Forget Hoagy Carmichael, though, even forget Lennon for the moment (who George seems to spend more time thinking about across next record ‘Gone Troppo’ anyway): this album is all about one figure and that’s God. George had retreated from writing about his Hare Krishna beliefs in every song he wrote (having lost half his audience by doing exactly that in 1971) and, according to most reports, his beliefs had taken a bit of a knock anyway after the loss of Patti Boyd to Eric Clapton and the frustrating, endless financial struggles over the ‘Bangla Desh’ benefit concert (which was meant to be a simple one-off gesture to doing good and turned into three years of business meetings from hell with cynical record companies and tax officials not understanding the concept of charity – though, to be fair, George and Ravi Shankar had handed Warners with the idea as a fait accompli). But thanks in part surely to the spiritual Olivia and the birth of George’s first son Dhani in 1979 (nothing makes humans more spiritual than the seemingly impossible art of creating a new life), God is back o0n the agenda. These aren’t the sure, wailing, confident songs of a new convert though, but an elder and wiser, definitely more troubled believer. ‘Why?’ go the storyline for most of these songs ‘can’t we do something about these awful events? Why can’t you step in and solve them? Or give us the courage to do so?’ George has moved on from cajoling and threatening his audience that ‘The lord loves the one that loves the lord – and if you don’t love him then you don’t get nothing’ and is instead trying to look for ways to show us, not tell us. To be honest I’m very close to being persuaded myself by the sheer beauty of ‘Life Itself’, which starts off as a simple love song and only gradually makes it clear its being sung to ‘one of the nine billion named of God’, while the lyrics to ‘That Which I Have Lost’ and ‘Writing On The Wall’ make clear just how lost George felt without belief in a higher purpose to life. (In case you want to know, I’m a Jainist, the branch of Buddhism that believes in equality, democracy and the gift of life to all and that mankind was brought here by aliens who still check up on us from time to time. Well, it wasn’t going to be anything straightforward was it?!) ‘Lost’ is a word that crops up a lot on this album, in fact, a word that seems the very opposite of the devout young believer whose only confidence was in his God. But, ironically, it’s by being lost that George knows he is on the right track and that certain mysteries will be denied him till the day he dies.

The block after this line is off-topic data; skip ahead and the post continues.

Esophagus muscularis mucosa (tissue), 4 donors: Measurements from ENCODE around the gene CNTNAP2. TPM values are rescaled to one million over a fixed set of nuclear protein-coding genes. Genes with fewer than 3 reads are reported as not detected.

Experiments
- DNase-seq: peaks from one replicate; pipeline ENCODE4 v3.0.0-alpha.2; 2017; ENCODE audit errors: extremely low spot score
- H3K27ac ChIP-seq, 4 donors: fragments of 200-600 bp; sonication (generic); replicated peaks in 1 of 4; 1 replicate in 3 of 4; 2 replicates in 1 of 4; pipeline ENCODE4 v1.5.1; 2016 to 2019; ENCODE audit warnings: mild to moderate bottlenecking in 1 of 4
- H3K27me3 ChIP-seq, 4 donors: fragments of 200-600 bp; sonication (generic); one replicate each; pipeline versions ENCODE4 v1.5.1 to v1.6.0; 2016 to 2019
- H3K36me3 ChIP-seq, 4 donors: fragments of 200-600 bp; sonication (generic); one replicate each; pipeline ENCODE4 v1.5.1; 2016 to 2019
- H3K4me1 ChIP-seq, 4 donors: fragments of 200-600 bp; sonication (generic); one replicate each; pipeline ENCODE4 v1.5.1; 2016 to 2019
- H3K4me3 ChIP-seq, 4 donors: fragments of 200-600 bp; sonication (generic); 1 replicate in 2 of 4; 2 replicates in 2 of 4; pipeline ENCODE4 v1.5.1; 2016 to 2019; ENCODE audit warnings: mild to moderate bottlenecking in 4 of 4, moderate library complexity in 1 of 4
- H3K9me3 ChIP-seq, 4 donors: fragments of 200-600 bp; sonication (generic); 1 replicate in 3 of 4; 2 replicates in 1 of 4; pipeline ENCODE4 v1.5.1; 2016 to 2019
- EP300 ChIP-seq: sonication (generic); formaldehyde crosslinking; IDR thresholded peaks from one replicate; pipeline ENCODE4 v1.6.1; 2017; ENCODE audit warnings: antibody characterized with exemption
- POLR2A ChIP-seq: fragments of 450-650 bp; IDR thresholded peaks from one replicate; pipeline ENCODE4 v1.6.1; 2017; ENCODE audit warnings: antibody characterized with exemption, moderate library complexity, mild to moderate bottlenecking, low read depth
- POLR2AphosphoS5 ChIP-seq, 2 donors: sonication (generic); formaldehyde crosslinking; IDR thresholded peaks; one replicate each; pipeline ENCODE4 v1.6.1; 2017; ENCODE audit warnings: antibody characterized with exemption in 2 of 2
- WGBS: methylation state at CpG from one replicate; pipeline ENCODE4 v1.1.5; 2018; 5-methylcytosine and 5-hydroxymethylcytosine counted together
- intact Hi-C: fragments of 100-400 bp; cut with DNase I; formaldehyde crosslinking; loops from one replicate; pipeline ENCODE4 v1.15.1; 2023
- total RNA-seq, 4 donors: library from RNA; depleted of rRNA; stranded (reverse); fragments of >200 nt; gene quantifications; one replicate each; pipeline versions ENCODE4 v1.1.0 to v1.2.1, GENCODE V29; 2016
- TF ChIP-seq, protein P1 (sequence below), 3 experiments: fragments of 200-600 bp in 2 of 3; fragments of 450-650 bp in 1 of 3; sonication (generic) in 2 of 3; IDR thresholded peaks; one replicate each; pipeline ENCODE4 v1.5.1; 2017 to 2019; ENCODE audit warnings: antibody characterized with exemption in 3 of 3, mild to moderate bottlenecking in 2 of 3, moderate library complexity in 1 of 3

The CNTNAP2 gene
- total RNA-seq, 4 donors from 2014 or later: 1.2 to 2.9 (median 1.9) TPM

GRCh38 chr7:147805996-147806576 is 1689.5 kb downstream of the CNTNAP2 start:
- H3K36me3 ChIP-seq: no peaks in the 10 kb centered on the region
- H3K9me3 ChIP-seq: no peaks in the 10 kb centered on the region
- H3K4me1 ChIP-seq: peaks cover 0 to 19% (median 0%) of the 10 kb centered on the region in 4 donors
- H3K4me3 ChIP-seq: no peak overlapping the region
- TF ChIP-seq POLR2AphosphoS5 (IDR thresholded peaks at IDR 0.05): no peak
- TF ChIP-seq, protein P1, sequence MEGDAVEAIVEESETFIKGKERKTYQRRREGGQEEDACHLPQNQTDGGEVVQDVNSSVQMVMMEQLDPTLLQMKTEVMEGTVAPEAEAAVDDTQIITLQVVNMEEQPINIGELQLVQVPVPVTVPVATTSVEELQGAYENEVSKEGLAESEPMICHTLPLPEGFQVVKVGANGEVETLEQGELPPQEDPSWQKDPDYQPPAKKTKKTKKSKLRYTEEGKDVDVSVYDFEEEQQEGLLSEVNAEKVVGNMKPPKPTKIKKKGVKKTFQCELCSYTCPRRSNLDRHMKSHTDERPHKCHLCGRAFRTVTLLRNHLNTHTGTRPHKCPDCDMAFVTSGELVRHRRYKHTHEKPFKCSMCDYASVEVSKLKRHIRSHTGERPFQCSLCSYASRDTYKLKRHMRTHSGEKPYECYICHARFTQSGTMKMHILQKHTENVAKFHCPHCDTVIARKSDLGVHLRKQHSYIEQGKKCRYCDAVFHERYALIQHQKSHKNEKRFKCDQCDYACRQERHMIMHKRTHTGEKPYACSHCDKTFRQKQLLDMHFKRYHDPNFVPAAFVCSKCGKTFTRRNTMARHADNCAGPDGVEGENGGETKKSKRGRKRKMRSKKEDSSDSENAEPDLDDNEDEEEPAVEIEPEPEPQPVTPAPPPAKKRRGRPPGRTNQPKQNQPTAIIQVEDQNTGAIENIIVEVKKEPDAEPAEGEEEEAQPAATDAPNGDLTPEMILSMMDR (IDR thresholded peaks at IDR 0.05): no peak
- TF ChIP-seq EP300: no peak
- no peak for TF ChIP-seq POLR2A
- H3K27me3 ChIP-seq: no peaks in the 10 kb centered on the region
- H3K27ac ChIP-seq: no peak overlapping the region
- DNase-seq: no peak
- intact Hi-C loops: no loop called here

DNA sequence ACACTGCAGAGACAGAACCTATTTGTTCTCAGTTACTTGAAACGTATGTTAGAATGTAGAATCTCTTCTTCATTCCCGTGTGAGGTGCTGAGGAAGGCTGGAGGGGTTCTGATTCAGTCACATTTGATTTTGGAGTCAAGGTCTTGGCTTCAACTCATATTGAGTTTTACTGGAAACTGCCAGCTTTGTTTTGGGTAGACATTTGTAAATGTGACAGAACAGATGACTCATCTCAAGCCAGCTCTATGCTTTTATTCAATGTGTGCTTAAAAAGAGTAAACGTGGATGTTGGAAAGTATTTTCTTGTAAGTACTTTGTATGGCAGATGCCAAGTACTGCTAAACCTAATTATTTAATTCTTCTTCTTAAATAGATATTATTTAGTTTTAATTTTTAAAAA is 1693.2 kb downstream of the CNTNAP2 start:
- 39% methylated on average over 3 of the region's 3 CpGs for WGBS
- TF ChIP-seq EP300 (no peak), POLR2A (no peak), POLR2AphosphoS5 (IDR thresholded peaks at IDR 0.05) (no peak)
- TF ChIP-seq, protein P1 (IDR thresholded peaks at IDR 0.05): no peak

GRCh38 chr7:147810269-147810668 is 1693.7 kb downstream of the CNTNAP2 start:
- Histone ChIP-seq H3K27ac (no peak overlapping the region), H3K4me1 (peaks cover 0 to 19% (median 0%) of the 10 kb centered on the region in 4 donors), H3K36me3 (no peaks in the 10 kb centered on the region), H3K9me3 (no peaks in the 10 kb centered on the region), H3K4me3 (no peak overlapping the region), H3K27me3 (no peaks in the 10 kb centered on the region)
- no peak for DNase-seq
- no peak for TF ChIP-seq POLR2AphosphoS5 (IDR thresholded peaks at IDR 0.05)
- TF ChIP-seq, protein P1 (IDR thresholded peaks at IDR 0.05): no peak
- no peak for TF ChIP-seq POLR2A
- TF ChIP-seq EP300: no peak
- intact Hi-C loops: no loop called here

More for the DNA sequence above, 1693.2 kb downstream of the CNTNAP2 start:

Spiritualism and England aren’t two words that often go together, despite the fact that the spiritualist church thrived in Victorian England and still has a bigger following in the country today than most of Europe. The title, kept from the original submission of this album although the artwork was changed, is a puzzling one. George had already done the most basic, earthly thing he could do with an album title the last time out (simply calling it ‘George Harrison’), so here he goes one better, making it as vague and as everyman as he possibly can. The exact location of where George is at right now doesn’t matter – what matters is that he’s back in the real world again, sort of. The cover for the album is actually a joke, though – George seems to be lying down by the side of some anonymous A-road with painted yellow ‘non-parking’ lines you can see anywhere in Britain. Only when he walks away (on the back cover) do we realise that he is, in fact, stood in front of a painting and is actually in an art gallery. Looks can be deceptive, you see, with George as spiritually ‘high’ as he can be while at the same time spiritually ‘low’. In other words, spiritual light can come at the most unlikeliest times and in the unlikeliest of places – we just have to be ready to make the most of them when they happen. For the record, there was nothing wrong with the original cover which is a rather arty shot of George with his hair flowing out into the familiar shape of Great Britain (which always looks to me as if God had a bit of plasticine left over which he didn’t know what to do with). I don’t know what it has to do with the album but clearly good money was spent on it and it’s certainly not the worst album cover I’ve ever seen, so I do wonder why Warner Brothers took such a disliking to it?